Dubai-based short film writer on her Cannes moment

Dubai - Ayesha Banerjee reveals what inspired her to write Kaali Peeli which highlights a sensitive issue.



Ayesha Banerjee with child actor Lyla Beg (Photo/Supplied)
Ayesha Banerjee with child actor Lyla Beg (Photo/Supplied)

By Husain Rizvi

Published: Mon 20 Sep 2021, 11:05 AM

To have your film officially selected for a renowned international festival is a dream for many, but one that comes true only for a few. Among these few is a crew of Dubai residents whose short film was officially selected for this year’s Cannes Short Film Festival.

Titled Kaali Peeli, the short film portrays a sensitive social issue — bias against dark skin — something which is still, as surprising as it sounds, very much in play. The film shows a young girl named Maya who wakes up in the middle of the night and confronts herself in the mirror. She recalls an incident where boys at her school make fun of her skin tone. However, young Maya tackles it with a laugh and inspiring confidence leaving the question — why do such issues still exist in the contemporary world?

The short film is written by Ayesha Banerjee, a film aficionado from Bangalore who has resided in Dubai for the last 10 years. Maya is played by Lyla Beg, the daughter of Banerjee’s long-time friend. The short film is helmed by Neeraj Mehhta, a nominee for a national award in the UAE, who also won an award at the 48-hour film project Dubai 2014.

The crew made the film during the coronavirus pandemic in November 2020, and it was released on Pocket Films and YouTube on December 15, 2020. While the nomination for the Cannes Short Film Festival was received in the last week of July, Kaali Peeli has also been a part of other film festivals across the world.

We speak to Banerjee about the message the short film portrays and how the future is looking for her as a film writer.

Kaali Peeli highlights an important message. How did you come up with the plot?

The plot was born from an incident at a cosmetic store. The sales agent kept promoting a skincare product to me extolling its excellent “whitening” qualities. When I remarked that I didn’t want to be “whitened”, he was quite unsure of where to go from there. Needless to say, said skincare product was not purchased.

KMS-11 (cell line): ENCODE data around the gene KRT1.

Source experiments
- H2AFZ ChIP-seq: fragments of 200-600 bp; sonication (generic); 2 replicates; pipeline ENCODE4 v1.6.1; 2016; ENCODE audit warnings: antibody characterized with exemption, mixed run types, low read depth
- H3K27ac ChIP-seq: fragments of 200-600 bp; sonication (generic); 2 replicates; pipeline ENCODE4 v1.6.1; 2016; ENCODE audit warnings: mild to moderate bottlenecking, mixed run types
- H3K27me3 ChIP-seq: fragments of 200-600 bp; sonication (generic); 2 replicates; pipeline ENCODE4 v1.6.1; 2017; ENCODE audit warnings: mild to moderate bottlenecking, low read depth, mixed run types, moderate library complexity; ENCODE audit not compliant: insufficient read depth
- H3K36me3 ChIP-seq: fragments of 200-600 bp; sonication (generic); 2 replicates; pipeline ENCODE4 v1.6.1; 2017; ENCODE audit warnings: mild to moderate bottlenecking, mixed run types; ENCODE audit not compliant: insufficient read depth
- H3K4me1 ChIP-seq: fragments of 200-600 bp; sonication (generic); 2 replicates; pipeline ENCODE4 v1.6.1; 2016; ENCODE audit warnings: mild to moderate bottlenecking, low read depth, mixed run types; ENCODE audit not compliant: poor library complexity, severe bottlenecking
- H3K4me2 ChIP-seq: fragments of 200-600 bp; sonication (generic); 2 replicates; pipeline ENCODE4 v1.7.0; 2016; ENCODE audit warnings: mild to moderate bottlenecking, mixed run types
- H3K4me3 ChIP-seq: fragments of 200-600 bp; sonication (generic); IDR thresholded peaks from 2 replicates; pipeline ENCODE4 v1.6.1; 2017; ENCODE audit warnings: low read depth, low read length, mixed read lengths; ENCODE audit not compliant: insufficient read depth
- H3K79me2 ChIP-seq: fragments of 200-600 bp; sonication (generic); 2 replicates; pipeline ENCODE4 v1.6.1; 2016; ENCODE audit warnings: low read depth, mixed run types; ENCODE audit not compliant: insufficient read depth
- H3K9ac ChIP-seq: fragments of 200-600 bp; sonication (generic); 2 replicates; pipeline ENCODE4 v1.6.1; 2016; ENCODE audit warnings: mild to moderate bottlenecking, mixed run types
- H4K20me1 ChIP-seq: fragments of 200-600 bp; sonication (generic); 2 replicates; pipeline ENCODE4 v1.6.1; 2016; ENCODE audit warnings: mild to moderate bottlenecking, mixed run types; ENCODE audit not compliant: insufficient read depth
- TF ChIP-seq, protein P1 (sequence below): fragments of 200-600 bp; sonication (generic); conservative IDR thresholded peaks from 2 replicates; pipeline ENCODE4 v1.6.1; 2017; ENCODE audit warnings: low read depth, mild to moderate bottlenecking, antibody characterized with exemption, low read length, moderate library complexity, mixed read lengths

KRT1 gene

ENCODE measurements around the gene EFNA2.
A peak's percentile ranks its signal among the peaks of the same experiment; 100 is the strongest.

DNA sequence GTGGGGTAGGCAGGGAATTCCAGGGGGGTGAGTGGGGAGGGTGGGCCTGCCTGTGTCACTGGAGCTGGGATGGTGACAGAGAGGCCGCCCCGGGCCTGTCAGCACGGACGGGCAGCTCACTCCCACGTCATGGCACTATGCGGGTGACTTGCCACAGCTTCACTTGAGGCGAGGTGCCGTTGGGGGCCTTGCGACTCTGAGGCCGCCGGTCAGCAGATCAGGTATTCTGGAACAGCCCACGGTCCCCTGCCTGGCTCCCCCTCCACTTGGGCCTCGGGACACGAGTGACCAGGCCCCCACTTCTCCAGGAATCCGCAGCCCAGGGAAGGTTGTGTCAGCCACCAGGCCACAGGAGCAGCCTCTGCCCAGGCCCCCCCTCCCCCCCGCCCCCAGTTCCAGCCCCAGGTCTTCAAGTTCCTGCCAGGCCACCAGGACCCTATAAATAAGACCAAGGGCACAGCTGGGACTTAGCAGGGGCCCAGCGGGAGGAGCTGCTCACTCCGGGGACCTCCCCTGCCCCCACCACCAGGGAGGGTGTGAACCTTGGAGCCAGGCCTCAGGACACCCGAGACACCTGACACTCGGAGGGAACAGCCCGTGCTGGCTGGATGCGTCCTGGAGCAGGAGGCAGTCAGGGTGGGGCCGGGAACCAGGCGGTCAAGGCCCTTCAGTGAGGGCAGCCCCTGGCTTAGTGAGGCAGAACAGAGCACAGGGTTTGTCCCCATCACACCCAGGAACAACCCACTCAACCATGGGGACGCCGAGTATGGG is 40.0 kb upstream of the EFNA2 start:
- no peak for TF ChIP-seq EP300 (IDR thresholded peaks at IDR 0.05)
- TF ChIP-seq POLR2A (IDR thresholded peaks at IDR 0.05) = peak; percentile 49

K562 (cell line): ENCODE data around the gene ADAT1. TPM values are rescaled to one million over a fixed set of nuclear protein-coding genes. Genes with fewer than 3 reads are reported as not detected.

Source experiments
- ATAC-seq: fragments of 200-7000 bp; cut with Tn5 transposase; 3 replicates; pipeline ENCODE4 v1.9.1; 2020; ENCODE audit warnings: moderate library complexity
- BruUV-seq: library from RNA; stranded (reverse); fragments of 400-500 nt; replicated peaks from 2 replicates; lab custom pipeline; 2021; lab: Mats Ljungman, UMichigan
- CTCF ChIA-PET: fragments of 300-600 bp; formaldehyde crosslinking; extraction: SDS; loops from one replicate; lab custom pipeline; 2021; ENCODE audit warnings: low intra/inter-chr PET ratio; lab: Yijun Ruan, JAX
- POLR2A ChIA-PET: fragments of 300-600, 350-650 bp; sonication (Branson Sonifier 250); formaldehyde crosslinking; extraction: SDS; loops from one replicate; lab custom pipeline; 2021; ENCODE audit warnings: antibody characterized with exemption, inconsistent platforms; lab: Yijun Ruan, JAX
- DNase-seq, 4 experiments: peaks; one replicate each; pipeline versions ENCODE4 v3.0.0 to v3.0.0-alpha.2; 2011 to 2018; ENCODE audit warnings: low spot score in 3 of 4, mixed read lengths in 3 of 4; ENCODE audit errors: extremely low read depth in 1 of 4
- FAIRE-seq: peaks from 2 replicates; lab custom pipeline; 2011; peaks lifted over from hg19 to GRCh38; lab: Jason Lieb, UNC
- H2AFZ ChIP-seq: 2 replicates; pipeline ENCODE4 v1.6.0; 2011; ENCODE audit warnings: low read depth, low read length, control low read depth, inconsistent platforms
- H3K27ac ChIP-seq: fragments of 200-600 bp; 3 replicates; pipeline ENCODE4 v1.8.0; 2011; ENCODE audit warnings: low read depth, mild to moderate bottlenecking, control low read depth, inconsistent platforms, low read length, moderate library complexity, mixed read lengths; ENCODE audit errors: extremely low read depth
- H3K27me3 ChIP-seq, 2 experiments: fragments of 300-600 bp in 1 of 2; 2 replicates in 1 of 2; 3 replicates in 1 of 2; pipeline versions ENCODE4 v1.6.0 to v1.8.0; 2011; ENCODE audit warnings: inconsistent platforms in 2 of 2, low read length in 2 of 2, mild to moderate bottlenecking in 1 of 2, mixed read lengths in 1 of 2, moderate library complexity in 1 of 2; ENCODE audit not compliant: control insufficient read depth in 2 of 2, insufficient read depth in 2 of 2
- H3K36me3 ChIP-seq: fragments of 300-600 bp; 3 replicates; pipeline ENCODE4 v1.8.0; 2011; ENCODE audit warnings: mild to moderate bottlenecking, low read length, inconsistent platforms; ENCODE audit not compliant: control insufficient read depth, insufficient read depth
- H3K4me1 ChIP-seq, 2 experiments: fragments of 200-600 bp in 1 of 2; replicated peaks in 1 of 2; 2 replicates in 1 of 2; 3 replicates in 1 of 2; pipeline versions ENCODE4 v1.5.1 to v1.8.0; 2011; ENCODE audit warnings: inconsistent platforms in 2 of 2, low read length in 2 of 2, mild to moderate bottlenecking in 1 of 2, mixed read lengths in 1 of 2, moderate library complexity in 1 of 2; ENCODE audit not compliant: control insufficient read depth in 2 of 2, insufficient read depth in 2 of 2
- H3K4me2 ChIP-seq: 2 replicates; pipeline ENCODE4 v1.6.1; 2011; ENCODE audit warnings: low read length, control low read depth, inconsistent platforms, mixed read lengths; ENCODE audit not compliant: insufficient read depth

However, I think the film is less to do with complexion and more to do with the confidence the little girl has. And that is worth preserving.

What impact do you want to create with your short film?

We live in one of the most multicultural cities in the world and it may be utopic, but I would love for people to see people past colour, ethnicity, or accent. Also, the confidence that children have before they are tarnished by various pressures, is a real and powerful thing. We should strive to develop and cherish that.

How would you tackle such issues if you faced them yourself?

Exactly the way Maya did in the film — with confidence and a laugh.

Kaali Peeli got selected at Cannes. Describe that moment for the entire team.

We were fortunate to have been viewed at a few festivals before the Cannes Short Film Festival. When I got the email, I shared it with a few people. However, the magnitude of it sunk in a few days later. We are all extremely proud that our little film is going places and finding new audiences.

How was it like working with young Lyla?

Working with Lyla was a breeze. She’s a natural and her intrinsic confidence made her a perfect Maya. She took direction well and did several retakes like a professional actor. In fact, when I was writing Kaali Peeli, I knew I wanted Lyla to be my Maya.

What was Lyla’s reaction when approached for the role and responsibilities in the film?

Lyla was hesitant in the beginning but Upasana, her mother and my dear friend explained to her how a story like this could make a difference. Lyla said she would do the film for me, for which I am eternally grateful.

Are we going to see more films on social issues?

I want to continue to grow and keep writing screenplays for short and feature films. It’s not always a deliberate attempt at making socially relevant films but my ears are always to the ground.. To observe life and use films to tell stories that matter is important to me. If it can showcase human connections and experiences, then it has my attention.


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